A Wendy’s Wednesday Whimsy
In my last post, Questioning … Processing … Evidence-Based Investing, I offered a mind dump of some of the questions I’ve been considering since I attended last November’s Evidence-Based Investment Conference.
I may or may not comment further on the entire list of questions. That’s where the whimsical part comes in. Today, I want to air my views about the first question I posed:
How important is the “evidence-based investing” name to begin with? Must it be tightly defined, or is a loose confederacy all well and good?
Personally, I’ve decided I can live with the loose confederacy. In fact, we are probably best served by it … if we embrace our inner Bob Dylan.
What do I mean by that? If you’ve not checked out Dylan’s Nobel banquet speech, I recommend it. Wonderfully Dylan, the man may be one of the few people alive who can get away with unblinkingly comparing his work to Shakespeare’s, and use “reckon” as he does so:
“I would reckon [Shakespeare] thought of himself as a dramatist. The thought that he was writing literature couldn’t have entered his head. His words were written for the stage. Meant to be spoken not read. … I would bet that the farthest thing from Shakespeare’s mind was the question ‘Is this literature?’”
Dylan concludes: “Some things never change, even in 400 years. Not once have I ever had the time to ask myself, ‘Are my songs literature?’”
Segue to our world. When I first started writing about evidence-based investing in 1998, we usually referred to what we were doing as “passive” versus “active” investing. We were even mostly okay when a financial reporter lumped us in with indexing. Vanguard, Dimensional … whatever. If anyone was covering us at all, it was cause for celebration.
To this day, that still happens – most recently when The Wall Street Journal used a brush about as wide as Wall Street, both sidewalks included, to cover a spectrum of so-called “passivist” investing strategies.”
Okay, still whatever. But …
There’s the discomforting reality that some of the strategists lumped into the WSJ’s “passivist movement” smell an awful lot like activists to me.
Take, for example, one of the WSJ passivist pieces entitled, “Active vs. Passive? Choose Both.” With the proper talking points about how evidence-based investing isn’t fully either, this title could have worked. But that’s not what happened. The piece is by a co-CEO at MFS Investment Management, who concludes: “Investors caught in the active/passive debate need to understand the issues—but stay focused on the outcome. Market returns might look appealing. Excess return will matter more. And managing the downside is essential. Long term, the bipartisan portfolio probably wins.”
What?? No, no, and again … no! This is the same old obfuscating double-speak from a band-wagon jumper who has not embraced the essence of what we’re about. It’s not bipartisan. It’s bipolar.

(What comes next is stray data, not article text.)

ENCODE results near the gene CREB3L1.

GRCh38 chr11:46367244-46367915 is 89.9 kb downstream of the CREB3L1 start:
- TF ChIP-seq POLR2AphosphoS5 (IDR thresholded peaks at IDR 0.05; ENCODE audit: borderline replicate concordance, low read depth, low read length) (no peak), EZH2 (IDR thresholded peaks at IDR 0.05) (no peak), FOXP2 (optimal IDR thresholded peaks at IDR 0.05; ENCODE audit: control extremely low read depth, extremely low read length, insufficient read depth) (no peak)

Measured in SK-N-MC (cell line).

The same could be said for some of what I heard at the November Evidence-Based Investing conference. Then again. Not all of the more active-y edges of this evidence-based envelope should be pushed out of consideration. A few of them will probably germinate the next important insights that, while thought-provoking and still in beta-testing today, will become our evidence-based future.
How do we know which is whom at this point? There are the obvious clunkers. But on the more promising possibilities … we cannot yet know. After all, at the time, who would have guessed that a disenfranchised Romance language student would end up co-authoring the Three-Factor Model?
What I’m getting at is this. The very nature of true evidence-based investing means it will never lend itself to a perfect label. That’s because it will never stop evolving in response to that “one good financial idea every decade or so” that rocks our world all over again. (Thanks to Ben Carlson for featuring this excellent Fama quote in his Wealth of Common Sense blog.) As University of Oregon President Michael Schill recently observed in my local paper, “Knowledge accretes over centuries.”
This means that true evidence-based investing is always going to get lumped in with bigger, less ideal labels and less durable investment strategies. Whether we’re too closely compared with full-on passive, or too carelessly associated with blatantly active trickery, it’s a fact of evidence-based life.
Which brings me back to Mr. Dylan. When we listen to him, what are we hearing? Poetry? Music? Literature? Whatever. We’re listening to Dylan. Clearly, he’s too busy producing his work to fuss over what else it’s associated with, who else he’s compared to … or even who wants to laud him for his efforts.
Similarly, I know evidence-based investing when I see it. I also know outright rubbish by the same name. So do you. I plan to remain open to the ideas that aren’t yet fully shown to be one or the other. I plan to keep helping evidence-based advisors like you focus on showing and telling your clients what you do and why you do it.
Beyond that, let’s not worry too much if our label is somewhat south of perfect. It can’t be helped. The evidence-based times, they are (always) a-changin’.